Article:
The third step that we outlined is case management. Now, within our populations, not all patients need case management, but it is an important piece, step in the management of the risk of your populations within the high-risk. And high highly risk complex cases. Case management probably is one of the best interventions to the one-on-one intent services, but case management doesn’t always have to be that way necessarily maybe for the low-risk, it’s more of just a coordinated effort or a warm touch at their annual wellness visit. The fourth step in risk strategy building a risk-stratified care management program is coordination. Again, depending on the risk level there, this intensity of intervention is different For low risk, it’s, it may be just coordinating their annual wellness visit and keeping them engaged with your health system for more of the high-risk patients that may be doing more of the referral management pieces, ensuring that the patients get to the right network, ensuring that information flows back to providers, ensuring that care is coordinated between all the specialties and that patients aren’t lost in the system.

The fourth step in a care management program is graduation. It’s probably the most important step, and I, a step that I see gets a, lead or eliminated most often and a graduation step is really that evaluation piece. As we talked about, patients don’t always stay in the same risk segment that we’ve initially identified. So developing strategies to move them into the appropriate risk category as well as to graduate them out of their program. In my experience, case managers like to hang onto their patients for years and years and years. It’s a relationship that they have with them. It’s important, but make sure that the interventions and strategies and the risk that we have identified is appropriate for services.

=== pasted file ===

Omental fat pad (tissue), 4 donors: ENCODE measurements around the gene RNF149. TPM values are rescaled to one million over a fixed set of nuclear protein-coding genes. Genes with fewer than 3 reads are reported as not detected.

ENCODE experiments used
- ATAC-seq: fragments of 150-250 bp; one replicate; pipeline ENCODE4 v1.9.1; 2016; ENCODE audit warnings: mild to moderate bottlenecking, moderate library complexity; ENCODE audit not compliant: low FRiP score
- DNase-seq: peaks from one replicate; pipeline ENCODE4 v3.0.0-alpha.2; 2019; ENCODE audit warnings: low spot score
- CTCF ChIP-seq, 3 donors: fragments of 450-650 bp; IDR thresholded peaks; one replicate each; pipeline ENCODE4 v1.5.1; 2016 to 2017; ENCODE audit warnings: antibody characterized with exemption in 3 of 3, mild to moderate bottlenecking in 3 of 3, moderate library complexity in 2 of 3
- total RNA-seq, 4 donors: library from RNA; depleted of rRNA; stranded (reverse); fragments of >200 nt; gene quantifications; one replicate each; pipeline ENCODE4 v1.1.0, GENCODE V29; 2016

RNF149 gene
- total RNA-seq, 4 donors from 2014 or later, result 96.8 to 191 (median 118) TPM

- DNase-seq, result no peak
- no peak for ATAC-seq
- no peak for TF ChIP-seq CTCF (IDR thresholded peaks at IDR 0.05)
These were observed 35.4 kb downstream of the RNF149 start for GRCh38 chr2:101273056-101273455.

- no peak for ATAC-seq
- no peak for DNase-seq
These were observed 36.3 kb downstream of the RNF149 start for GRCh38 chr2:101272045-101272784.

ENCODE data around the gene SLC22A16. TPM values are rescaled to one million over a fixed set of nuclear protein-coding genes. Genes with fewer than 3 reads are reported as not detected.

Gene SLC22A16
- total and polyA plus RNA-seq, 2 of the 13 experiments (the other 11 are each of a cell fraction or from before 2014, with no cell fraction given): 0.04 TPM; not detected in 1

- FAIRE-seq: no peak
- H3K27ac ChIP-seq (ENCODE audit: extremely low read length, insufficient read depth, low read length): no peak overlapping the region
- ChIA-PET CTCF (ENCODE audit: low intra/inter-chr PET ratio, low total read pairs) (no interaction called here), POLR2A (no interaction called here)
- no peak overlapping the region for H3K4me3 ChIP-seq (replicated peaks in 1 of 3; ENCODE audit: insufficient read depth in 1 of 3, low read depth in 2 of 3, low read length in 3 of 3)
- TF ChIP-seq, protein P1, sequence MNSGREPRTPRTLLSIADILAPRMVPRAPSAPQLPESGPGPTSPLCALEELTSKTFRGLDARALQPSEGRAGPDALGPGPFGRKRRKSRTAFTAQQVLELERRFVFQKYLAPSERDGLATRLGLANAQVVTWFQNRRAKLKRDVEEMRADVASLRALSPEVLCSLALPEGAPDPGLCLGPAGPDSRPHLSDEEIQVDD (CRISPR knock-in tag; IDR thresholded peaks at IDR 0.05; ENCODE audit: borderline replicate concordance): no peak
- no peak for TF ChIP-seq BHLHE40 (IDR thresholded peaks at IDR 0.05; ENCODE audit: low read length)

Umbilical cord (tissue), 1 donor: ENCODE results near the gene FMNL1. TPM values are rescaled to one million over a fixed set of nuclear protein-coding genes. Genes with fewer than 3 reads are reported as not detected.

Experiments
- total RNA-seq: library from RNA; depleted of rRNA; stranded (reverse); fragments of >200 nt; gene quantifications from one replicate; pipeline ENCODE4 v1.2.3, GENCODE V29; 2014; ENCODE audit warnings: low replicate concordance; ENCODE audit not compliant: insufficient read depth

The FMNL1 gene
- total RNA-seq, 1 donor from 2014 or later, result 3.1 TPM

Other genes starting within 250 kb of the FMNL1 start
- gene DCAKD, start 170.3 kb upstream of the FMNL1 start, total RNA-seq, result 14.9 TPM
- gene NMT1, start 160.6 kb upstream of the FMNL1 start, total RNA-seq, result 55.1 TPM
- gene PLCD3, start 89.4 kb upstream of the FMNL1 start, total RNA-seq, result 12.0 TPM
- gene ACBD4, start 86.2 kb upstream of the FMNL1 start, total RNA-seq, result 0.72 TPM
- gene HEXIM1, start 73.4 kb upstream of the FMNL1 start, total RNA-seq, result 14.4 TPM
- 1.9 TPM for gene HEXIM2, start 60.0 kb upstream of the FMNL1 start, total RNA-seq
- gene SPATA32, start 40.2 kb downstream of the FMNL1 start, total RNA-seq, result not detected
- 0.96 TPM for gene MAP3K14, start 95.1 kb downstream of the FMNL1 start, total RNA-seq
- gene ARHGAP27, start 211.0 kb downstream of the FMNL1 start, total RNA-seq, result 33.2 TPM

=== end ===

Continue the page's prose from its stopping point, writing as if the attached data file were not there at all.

Evaluate Practice Performance Metrics for eConsult Programs - Measuring Access to Specialty Care

Evaluate Practice Performance Metrics for eConsult Programs:

Measuring Patient Access to Specialty Care

With considerable time and effort, at-risk practices identify patients at high risk of serious health events. We want to use this same information to develop an eConsult strategy.

To increase patient access to specialty care, consider which specialties have long appointment wait times, higher costs, conditions easily manage by the PCP, or do not require a face-to-face specialist visit. Using eConsults in these situations will drive cost savings, improve outcomes and decrease the risk of:

  • ED use – a costly alternative to a specialist visit.
  • Unscheduled or canceled specialty care appointments.
  • Boomerang appointments to primary care.

Increasing access to specialty care is the goal. Together, we can track and communicate which specialties are most:

  • Needed by the patients you serve
  • Likely to improve outcomes
  • Appropriate for eConsult
  • Valuable to your practice

Identify Specialties with Long Appointment Wait Times

There are many reasons why patients must wait too long to get an appointment with a specialist.

  • Not all specialists accept Medicare and Medicaid.
  • Doctors in many specialty areas are unevenly distributed across the country.
  • Patient referrals are often scheduled by the urgency of the condition.
  • Current patients are prioritized for appointments.

Merritt Hawkins reports that the nationwide average wait time to see an orthopedic surgeon is relatively short – just 16.9 days. However, looking at the average can be misleading.

  • This average is a 48% increase when compared to 2017
  • Getting an appointment with an orthopedist varies tremendously by location – San Diego averages 55 days!

Several factors impact appointment wait times. Not all specialists accept Medicare and Medicaid. Specialists are often clustered in metropolitan areas and unevenly distributed across the county.

Patient’s are less likely to schedule and attend a specialist appointment:

  • When the wait time is extended.
  • Travel distance to the specialist is significant.
  • Cost of the appointment is high — the patient has high-deductible insurance, or the specialist is out-of-network.